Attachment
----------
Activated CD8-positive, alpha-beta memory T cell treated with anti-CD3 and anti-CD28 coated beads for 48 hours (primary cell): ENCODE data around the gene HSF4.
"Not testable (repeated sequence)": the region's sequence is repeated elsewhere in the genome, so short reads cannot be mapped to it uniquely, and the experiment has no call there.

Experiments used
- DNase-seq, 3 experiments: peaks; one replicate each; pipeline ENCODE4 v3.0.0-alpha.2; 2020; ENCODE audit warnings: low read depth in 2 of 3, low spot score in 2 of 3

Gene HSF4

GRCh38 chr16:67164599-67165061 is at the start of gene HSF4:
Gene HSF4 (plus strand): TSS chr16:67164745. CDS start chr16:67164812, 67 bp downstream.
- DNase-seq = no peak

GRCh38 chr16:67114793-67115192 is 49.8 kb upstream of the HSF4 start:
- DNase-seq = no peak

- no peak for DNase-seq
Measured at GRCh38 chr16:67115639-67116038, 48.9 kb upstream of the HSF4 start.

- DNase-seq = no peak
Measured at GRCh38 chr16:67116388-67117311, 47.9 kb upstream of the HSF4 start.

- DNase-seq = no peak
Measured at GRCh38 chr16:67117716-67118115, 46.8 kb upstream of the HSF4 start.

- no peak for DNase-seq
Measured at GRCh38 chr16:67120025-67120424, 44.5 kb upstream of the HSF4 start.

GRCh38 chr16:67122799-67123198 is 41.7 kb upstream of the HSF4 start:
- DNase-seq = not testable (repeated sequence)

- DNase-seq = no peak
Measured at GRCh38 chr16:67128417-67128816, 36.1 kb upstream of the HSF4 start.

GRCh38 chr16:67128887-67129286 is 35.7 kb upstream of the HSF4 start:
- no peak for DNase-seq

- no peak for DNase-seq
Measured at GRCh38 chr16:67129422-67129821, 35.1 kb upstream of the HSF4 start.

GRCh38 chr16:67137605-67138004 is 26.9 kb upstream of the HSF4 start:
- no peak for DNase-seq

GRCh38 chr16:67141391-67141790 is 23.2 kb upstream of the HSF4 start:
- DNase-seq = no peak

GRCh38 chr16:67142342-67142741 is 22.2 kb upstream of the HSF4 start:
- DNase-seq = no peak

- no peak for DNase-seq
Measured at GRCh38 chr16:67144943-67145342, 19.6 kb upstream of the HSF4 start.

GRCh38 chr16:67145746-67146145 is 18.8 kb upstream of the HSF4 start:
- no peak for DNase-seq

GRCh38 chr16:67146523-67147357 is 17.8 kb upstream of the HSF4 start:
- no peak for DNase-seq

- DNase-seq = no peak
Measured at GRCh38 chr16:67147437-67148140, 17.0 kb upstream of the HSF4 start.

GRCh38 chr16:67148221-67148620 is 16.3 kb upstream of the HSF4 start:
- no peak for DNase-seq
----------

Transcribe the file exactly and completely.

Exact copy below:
Activated CD8-positive, alpha-beta memory T cell treated with anti-CD3 and anti-CD28 coated beads for 48 hours (primary cell): ENCODE data around the gene HSF4.
"Not testable (repeated sequence)": the region's sequence is repeated elsewhere in the genome, so short reads cannot be mapped to it uniquely, and the experiment has no call there.

Experiments used
- DNase-seq, 3 experiments: peaks; one replicate each; pipeline ENCODE4 v3.0.0-alpha.2; 2020; ENCODE audit warnings: low read depth in 2 of 3, low spot score in 2 of 3

Gene HSF4

GRCh38 chr16:67164599-67165061 is at the start of gene HSF4:
Gene HSF4 (plus strand): TSS chr16:67164745. CDS start chr16:67164812, 67 bp downstream.
- DNase-seq = no peak

GRCh38 chr16:67114793-67115192 is 49.8 kb upstream of the HSF4 start:
- DNase-seq = no peak

- no peak for DNase-seq
Measured at GRCh38 chr16:67115639-67116038, 48.9 kb upstream of the HSF4 start.

- DNase-seq = no peak
Measured at GRCh38 chr16:67116388-67117311, 47.9 kb upstream of the HSF4 start.

- DNase-seq = no peak
Measured at GRCh38 chr16:67117716-67118115, 46.8 kb upstream of the HSF4 start.

- no peak for DNase-seq
Measured at GRCh38 chr16:67120025-67120424, 44.5 kb upstream of the HSF4 start.

GRCh38 chr16:67122799-67123198 is 41.7 kb upstream of the HSF4 start:
- DNase-seq = not testable (repeated sequence)

- DNase-seq = no peak
Measured at GRCh38 chr16:67128417-67128816, 36.1 kb upstream of the HSF4 start.

GRCh38 chr16:67128887-67129286 is 35.7 kb upstream of the HSF4 start:
- no peak for DNase-seq

- no peak for DNase-seq
Measured at GRCh38 chr16:67129422-67129821, 35.1 kb upstream of the HSF4 start.

GRCh38 chr16:67137605-67138004 is 26.9 kb upstream of the HSF4 start:
- no peak for DNase-seq

GRCh38 chr16:67141391-67141790 is 23.2 kb upstream of the HSF4 start:
- DNase-seq = no peak

GRCh38 chr16:67142342-67142741 is 22.2 kb upstream of the HSF4 start:
- DNase-seq = no peak

- no peak for DNase-seq
Measured at GRCh38 chr16:67144943-67145342, 19.6 kb upstream of the HSF4 start.

GRCh38 chr16:67145746-67146145 is 18.8 kb upstream of the HSF4 start:
- no peak for DNase-seq

GRCh38 chr16:67146523-67147357 is 17.8 kb upstream of the HSF4 start:
- no peak for DNase-seq

- DNase-seq = no peak
Measured at GRCh38 chr16:67147437-67148140, 17.0 kb upstream of the HSF4 start.

GRCh38 chr16:67148221-67148620 is 16.3 kb upstream of the HSF4 start:
- no peak for DNase-seq